In my preteen years, coming home from the family cottage North of North Bay, I used to catch glimpses of porcupines at 60 miles/hour (that was before Canada was metricised). They were seen gnawing on the highway guardrail posts as the posts had salt residue on them from Winter road maintenance. Those, despite entire Summers spent running about the bush at the cottage, were the only times I ever saw them. It wasn’t until I was married and in my twenties before I saw one up a tree in the Northumberland County Forest. A pretty penny’s worth of film was expended that morning.
Then, a few more decades passed until just last week when Ranger and I spotted something up in a tree just off the roadside, North of Port Hope. We backed up and took a better look, but quickly left it in peace as I had foolishly neglected to bring my camera.
Note to self : NEVER! EVER! EVER! WALK OUT THAT %#&÷ING DOOR WITHOUT A CAMERA YOU STUPID IDIOT !!
If only that would do it. I can’t count the number of times I’ve walked out without a camera and later admonished myself for being so stupid. However, I lucked out this time as porcupines will usually choose and congregate in a Winter den. The wife wanted to see a porcupine as for us, spotting wildlife is amongst the top three reasons for living. So, off we went to see if it was still there two days later. We left the car some distance from the spot Ranger and I had seen it from, and proceeded down the road on foot. The first sighting wasn’t terribly impressive. It was balled up with its head tucked under its chin up against the tree trunk. You can see a hole in the trunk which one might assume it would crawl into but for whatever reason, it hadn’t. They will feed, hence be visible, in daylight during the Winter, but remain nocturnal in the Summer. Obviously, they don’t hibernate.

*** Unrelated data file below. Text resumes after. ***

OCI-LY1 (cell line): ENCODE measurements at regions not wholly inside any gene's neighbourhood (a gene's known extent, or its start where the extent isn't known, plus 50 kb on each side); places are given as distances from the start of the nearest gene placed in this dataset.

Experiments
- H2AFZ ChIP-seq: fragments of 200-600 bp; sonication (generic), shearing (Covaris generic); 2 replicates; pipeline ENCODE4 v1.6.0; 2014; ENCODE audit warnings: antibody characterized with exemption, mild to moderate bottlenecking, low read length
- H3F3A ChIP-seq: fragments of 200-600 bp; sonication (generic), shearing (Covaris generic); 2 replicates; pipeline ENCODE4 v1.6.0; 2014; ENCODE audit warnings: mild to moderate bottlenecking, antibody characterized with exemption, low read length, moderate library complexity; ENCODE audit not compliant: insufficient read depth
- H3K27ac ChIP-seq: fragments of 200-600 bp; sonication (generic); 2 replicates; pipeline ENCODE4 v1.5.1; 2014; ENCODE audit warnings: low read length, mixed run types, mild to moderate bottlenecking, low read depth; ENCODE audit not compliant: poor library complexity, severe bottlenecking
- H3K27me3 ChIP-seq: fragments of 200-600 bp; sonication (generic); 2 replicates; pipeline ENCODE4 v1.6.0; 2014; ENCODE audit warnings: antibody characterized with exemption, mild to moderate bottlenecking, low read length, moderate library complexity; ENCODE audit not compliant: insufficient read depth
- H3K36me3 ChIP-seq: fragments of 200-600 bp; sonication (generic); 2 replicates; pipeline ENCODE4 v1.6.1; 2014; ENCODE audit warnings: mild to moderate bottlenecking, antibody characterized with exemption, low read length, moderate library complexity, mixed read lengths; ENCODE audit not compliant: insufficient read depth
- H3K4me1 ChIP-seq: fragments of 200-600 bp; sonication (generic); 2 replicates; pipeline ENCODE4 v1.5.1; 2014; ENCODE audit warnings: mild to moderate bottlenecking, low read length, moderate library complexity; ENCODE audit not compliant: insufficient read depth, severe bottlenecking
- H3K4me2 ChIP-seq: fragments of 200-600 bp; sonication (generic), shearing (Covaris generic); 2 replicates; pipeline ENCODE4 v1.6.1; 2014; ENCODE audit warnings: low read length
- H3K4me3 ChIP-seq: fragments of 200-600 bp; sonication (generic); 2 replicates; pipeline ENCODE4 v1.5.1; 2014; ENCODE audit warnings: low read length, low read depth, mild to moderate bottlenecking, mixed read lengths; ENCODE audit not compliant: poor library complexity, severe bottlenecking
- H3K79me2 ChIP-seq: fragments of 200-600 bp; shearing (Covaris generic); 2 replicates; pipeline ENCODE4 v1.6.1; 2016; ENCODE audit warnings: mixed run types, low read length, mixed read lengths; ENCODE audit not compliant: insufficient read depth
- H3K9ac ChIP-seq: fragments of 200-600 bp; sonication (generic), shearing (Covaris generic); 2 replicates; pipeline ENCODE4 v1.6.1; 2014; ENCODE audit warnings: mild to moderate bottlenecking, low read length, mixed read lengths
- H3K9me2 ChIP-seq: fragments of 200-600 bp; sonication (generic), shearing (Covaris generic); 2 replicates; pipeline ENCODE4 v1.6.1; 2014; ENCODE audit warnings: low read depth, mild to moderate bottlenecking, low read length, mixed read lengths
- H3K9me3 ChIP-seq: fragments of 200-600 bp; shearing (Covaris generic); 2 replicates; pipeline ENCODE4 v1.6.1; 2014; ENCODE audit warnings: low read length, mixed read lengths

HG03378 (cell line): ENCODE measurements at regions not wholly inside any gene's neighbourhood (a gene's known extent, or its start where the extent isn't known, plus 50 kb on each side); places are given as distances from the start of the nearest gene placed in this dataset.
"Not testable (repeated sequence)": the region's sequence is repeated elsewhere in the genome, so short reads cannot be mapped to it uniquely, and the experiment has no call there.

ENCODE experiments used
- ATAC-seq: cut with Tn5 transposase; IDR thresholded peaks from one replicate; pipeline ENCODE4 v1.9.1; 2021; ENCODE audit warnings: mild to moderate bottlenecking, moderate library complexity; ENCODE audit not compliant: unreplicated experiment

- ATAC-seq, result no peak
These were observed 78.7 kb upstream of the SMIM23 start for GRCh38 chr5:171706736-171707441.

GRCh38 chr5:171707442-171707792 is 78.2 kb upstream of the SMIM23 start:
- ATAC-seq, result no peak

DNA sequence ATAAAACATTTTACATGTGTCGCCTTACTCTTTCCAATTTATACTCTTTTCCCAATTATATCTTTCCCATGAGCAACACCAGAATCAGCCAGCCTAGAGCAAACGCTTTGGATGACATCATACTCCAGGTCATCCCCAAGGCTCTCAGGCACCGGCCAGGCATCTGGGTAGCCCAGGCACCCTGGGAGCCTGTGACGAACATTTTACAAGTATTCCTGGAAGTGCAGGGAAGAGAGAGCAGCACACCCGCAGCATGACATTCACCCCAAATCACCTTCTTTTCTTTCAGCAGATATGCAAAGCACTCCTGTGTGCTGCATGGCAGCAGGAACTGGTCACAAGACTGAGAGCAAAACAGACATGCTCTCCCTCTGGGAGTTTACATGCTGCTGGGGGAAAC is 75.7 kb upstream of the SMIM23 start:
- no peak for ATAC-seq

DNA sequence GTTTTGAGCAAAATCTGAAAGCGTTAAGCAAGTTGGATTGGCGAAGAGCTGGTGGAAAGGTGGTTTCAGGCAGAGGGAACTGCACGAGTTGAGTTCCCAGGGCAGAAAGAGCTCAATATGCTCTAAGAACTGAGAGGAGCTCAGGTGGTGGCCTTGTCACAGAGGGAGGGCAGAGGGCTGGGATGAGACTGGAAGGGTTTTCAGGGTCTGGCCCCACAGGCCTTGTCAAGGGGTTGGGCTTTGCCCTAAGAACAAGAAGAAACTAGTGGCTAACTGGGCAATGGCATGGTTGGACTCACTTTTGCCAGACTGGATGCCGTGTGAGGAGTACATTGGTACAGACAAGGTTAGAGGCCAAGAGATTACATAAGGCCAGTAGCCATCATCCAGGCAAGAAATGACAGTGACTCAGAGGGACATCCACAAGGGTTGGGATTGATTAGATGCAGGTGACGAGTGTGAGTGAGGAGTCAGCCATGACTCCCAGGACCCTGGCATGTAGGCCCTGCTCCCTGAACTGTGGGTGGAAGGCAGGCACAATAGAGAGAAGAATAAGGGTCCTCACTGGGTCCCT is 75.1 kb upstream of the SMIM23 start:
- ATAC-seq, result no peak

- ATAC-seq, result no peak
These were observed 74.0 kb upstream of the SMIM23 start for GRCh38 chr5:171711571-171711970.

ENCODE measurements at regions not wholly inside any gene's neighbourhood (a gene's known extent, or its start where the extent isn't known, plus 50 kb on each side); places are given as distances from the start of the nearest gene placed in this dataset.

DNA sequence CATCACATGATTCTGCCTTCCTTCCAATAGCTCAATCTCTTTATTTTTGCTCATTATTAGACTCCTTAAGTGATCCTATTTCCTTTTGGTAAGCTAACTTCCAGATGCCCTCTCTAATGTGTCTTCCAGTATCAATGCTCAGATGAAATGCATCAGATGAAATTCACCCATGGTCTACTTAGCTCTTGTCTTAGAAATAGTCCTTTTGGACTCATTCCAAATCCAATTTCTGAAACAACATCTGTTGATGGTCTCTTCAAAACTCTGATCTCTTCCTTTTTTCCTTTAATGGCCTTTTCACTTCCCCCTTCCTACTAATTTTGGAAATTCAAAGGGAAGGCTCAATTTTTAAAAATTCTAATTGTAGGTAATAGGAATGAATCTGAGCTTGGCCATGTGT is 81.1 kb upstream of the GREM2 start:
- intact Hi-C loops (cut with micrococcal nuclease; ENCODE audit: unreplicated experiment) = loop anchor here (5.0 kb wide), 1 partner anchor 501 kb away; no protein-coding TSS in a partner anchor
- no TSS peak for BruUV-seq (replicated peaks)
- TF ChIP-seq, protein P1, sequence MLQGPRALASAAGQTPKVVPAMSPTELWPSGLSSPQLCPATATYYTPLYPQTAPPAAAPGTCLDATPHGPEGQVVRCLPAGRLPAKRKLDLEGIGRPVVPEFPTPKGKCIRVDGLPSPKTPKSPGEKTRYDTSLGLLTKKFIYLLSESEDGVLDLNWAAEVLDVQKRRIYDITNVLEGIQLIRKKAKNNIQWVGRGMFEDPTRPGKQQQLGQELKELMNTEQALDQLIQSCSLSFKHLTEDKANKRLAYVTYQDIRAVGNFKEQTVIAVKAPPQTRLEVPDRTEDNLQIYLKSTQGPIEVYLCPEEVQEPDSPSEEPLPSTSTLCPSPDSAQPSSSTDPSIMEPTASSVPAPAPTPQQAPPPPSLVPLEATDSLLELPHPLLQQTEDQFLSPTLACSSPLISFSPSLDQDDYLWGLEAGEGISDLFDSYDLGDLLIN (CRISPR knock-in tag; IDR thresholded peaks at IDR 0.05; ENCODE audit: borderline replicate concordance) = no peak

We continued walking past and put some distance between it and us, to give it a break. From a distance we thought we saw another vehicle stop on the road near the den-tree. They had a dog running around outside the vehicle so we hoped they hadn’t spotted the porcupine. When we got back, the vehicle was gone and the porcupine had its head pushed into the hole in the tree with its rather formidably armed butt-end sticking out. Not the most dignified of poses, but would you wanna mess with that ?
The next day, we drove by just to look in on it, and it gave us this adorable photo op.
You gotta love that sweet little face with the punkrocker haircut ! And, if you look into the hole in the tree trunk, you’ll see the quills of another porcupine in the den. For all we know, that tree may be full of porcupines, as they will congregate in the Winter. At any other time they’re completely solitary. So this is a good time of year to look up into the trees as you walk since your chances of seeing one or more is greatly increased. How do they avoid quilling each other ? Apparently, very very carefully, and by seemingly ignoring each other’s existence in the very den they’re sharing. Funny little fellas eh ? We’ll keep a watch on these ones through the Winter.
UPDATE – Jan 2/15 – Yesterday, while taking a stroll past the den, a car stopped and the driver asked if we were watching the porcupines. I thought we’d discovered an unknown, but it turns out the guy has been observing them for a number of years. He said the den is only big enough for the female and her porcupette (baby). He told us how the male sat on the branch outside the hole throughout last year’s ice storm and such, and was covered in snow and ice. We’ll drop by from time to time this Winter just for a look-in. But we’ll pay particularly attention around April when the young should show up. With luck I’ll have some baby pictures for you then.